I am glad to see that the study plan I had designed in January works well. As a result, I will stick to it and keep going in this direction. The strategies for grammar and kanji are perfect for me, and I hope that the change of strategy for vocabulary will help me to review more regularly.
I still need to work more on listening, I have to think of a way to include more Japanese audio in my schedule. I have plenty of things to listen to, it is a problem of time.
If you are following a yearly study plan or if you had goals for the year, why not take some time now to see how far you have gone during these first three months. If you feel that you haven’t been able to stick to your initial schedule or study plan, it is maybe time to review it and understand what didn’t work and why. Don’t be discouraged if you feel that you haven’t studied enough. Keep what worked well and change the rest, find new strategies and review your goals if necessary!
Title: 『切り裂きジャックの告白』(Confession of Jack the Ripper) Author: Shichiri NAKAYAMA 中山七里 Editor: 角川文庫 355 pages.
Shichiri NAKAYAMA is a prolific author of crime fiction. 『切り裂きジャックの告白』is the first novel to introduce the police detective Hayato INUKAI (犬養隼人).
The novel is exactly about what its title refers to: a serial killer who calls himself “Jack”, murders similar to those of Jack the Ripper, a police investigation to find the killer.
But there is also more in this novel than a simple chase of the murderer. The story addresses the topic of organ donation and transplantation and contains several discussions on this topic.
Review: Very interesting, difficult to read and not very suspenseful.
First of all, I found all the debates and thoughts surrounding the medical and ethical aspects of organ donation both interesting and difficult to read. This book was definitely not an easy read, both because of its topic and its language level. There was a good amount of vocabulary I had to look up, especially all the medical terms. For example, there is scene that describes how organs are removed from a donor, and needless to say that it was full of specialised terms that I was not familiar with.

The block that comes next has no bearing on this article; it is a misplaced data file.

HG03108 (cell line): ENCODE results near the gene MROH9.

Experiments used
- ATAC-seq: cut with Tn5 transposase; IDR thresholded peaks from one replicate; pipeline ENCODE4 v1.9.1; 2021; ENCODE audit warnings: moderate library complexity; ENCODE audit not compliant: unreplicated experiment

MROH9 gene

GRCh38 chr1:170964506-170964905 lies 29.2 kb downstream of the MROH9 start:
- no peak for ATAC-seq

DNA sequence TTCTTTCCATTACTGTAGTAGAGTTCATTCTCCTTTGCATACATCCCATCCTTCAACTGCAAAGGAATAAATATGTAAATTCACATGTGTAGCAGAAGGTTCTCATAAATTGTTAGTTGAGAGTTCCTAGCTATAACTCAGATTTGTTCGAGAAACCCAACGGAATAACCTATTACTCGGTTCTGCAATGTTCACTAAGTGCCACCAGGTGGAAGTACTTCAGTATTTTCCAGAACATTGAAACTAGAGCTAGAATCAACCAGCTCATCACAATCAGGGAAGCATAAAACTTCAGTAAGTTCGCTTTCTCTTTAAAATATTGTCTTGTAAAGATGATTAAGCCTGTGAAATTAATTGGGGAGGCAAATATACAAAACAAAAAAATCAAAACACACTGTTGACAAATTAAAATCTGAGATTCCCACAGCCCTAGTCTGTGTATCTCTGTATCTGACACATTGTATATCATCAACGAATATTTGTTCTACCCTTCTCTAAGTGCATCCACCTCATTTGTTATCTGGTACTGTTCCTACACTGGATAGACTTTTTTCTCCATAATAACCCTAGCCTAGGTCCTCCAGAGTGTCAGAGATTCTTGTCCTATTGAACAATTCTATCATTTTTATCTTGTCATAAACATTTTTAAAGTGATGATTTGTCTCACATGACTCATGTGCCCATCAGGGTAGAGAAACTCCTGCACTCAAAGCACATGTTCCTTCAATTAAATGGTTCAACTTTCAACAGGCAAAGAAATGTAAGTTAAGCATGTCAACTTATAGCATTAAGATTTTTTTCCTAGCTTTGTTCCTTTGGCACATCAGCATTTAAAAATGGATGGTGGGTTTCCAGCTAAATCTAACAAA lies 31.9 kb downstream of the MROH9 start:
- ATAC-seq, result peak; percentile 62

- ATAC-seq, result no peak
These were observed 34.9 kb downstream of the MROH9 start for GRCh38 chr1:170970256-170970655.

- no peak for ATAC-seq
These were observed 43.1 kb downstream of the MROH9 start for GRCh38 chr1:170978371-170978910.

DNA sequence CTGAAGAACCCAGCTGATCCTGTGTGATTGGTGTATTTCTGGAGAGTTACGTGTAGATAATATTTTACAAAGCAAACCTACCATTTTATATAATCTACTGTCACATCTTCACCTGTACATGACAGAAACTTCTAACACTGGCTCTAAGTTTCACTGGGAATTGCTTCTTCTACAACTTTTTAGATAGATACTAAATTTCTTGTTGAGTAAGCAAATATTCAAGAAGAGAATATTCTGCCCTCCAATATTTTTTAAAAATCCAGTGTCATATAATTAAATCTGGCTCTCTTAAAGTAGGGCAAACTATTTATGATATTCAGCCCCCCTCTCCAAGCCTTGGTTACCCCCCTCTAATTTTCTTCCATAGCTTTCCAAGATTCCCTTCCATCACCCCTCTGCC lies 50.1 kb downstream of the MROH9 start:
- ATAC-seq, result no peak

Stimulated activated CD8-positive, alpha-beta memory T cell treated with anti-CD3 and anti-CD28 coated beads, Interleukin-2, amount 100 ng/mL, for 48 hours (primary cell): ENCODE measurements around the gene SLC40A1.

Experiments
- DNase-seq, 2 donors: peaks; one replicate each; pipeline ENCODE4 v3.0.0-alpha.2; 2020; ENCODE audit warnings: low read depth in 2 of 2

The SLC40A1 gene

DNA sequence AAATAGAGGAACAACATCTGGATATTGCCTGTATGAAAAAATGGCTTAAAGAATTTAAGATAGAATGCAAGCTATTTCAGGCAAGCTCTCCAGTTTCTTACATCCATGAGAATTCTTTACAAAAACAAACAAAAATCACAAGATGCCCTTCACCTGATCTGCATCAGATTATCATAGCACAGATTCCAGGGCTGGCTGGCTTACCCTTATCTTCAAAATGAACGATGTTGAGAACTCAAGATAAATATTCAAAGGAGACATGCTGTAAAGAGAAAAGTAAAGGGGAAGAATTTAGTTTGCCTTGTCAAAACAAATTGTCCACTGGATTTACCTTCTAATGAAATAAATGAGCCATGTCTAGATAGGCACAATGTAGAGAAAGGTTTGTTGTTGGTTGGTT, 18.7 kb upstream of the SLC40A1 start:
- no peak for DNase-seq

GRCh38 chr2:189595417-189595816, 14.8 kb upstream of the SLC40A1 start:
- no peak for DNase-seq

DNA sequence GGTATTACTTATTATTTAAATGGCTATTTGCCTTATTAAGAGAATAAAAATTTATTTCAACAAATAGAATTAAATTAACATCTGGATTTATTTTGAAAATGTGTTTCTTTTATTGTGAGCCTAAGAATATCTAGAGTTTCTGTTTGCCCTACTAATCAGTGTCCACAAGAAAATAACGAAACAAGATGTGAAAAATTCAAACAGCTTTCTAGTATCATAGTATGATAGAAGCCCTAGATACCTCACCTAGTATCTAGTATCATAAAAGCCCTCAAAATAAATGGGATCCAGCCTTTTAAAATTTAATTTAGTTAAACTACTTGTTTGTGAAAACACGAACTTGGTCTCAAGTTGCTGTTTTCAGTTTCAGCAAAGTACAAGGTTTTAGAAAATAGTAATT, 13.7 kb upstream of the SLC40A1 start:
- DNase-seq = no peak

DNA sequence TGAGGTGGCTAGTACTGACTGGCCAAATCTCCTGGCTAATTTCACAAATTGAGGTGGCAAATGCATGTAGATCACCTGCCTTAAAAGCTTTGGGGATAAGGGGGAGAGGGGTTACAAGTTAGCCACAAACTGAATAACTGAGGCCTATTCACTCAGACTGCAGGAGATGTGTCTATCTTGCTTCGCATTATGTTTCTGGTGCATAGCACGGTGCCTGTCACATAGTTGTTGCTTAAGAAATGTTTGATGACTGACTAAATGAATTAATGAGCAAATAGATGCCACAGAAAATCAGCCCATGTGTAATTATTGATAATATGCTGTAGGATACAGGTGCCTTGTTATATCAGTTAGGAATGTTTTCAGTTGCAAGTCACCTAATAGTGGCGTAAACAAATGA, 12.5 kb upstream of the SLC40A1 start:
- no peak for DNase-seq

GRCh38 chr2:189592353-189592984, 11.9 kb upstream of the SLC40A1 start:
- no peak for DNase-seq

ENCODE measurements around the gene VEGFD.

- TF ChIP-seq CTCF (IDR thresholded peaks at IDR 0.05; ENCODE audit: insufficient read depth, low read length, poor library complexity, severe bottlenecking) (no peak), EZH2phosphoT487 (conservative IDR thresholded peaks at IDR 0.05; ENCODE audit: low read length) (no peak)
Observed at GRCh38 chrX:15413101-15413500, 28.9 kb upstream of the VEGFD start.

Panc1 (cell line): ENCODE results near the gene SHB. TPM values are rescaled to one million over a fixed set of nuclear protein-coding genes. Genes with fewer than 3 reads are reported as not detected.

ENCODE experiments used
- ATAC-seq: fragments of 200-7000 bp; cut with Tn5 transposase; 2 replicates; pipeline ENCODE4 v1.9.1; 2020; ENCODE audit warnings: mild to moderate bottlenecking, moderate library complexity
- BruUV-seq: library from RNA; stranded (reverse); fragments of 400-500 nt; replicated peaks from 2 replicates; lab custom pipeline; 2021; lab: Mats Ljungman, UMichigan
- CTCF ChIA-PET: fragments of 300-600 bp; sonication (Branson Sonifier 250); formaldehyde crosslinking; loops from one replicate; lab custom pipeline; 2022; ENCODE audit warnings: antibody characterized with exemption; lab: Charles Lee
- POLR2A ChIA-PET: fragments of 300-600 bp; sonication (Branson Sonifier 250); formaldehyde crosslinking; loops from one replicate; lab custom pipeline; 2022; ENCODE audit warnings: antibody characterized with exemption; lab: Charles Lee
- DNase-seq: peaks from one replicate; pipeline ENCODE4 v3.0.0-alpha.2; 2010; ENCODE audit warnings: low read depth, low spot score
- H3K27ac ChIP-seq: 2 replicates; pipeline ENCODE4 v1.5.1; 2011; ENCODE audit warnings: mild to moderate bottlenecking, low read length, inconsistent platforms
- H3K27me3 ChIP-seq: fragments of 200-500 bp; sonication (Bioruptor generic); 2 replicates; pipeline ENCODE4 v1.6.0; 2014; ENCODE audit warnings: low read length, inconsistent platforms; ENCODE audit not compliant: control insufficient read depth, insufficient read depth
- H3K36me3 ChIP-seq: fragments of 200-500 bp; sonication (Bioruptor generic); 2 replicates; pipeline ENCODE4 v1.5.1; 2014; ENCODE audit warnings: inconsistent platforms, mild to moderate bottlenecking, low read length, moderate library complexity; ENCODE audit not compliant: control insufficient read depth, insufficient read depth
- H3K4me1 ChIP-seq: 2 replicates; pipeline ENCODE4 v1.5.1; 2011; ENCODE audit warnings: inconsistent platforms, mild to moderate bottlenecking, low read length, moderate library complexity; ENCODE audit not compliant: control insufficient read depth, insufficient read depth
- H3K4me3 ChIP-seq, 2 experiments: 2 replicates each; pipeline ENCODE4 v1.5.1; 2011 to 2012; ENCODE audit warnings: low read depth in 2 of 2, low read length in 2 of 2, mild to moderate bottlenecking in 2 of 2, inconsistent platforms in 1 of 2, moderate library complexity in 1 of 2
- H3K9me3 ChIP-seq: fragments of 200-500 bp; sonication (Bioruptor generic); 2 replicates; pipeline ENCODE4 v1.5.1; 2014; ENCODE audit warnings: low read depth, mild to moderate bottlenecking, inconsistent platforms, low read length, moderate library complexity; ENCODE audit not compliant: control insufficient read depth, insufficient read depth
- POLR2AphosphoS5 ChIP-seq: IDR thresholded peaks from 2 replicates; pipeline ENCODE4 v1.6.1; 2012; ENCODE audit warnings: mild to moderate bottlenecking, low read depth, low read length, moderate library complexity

While I found the debates around organ donation interesting, I also found that they were sometimes artificially introduced in the novel. For example, one of the characters would watch a television debate, and the author just transcribe this debate. I like when a novel contains ethical questions, but I don’t like when it is artificially introduced in the story. In 『切り裂きジャックの告白』, I sometimes felt that the whole police investigation was a pretext to talk about organ donation and transplantation, and the pace of the story was often broken by considerations on this topic.
As for the investigation in itself, I found it good but not very suspenseful. Maybe too realistic? I didn’t really feel the thrill of hunting down a murderer (which is certainly the reason why we read such books…?), but it was still interesting to see how the investigation is conducted, how the media are involved and so on.
Last but not least, while this novel is the first of the Hayato INUKAI series, I don’t feel that I really know this character. Strangely, all the other characters were well portrayed, but I found that Hayato INUKAI was a little insipid.
Despite all these criticisms, I did enjoy the book. I think that the book’s value mostly lies in its topic (organ donation), so if you are interested in this question, you will certainly find this book interesting. However, if you are looking for a suspenseful thriller, there might be better options…
March has been a strange month. I have done my third trip to Japan, and of course, it motivated me a lot. It also slowed down my progression for the JLPT preparation, and it was hard to keep studying the week after my return from Japan. I have been able to find my study rhythm again at the end of the month, and I was finally able to achieve my JLPT goals.
My goals for March were: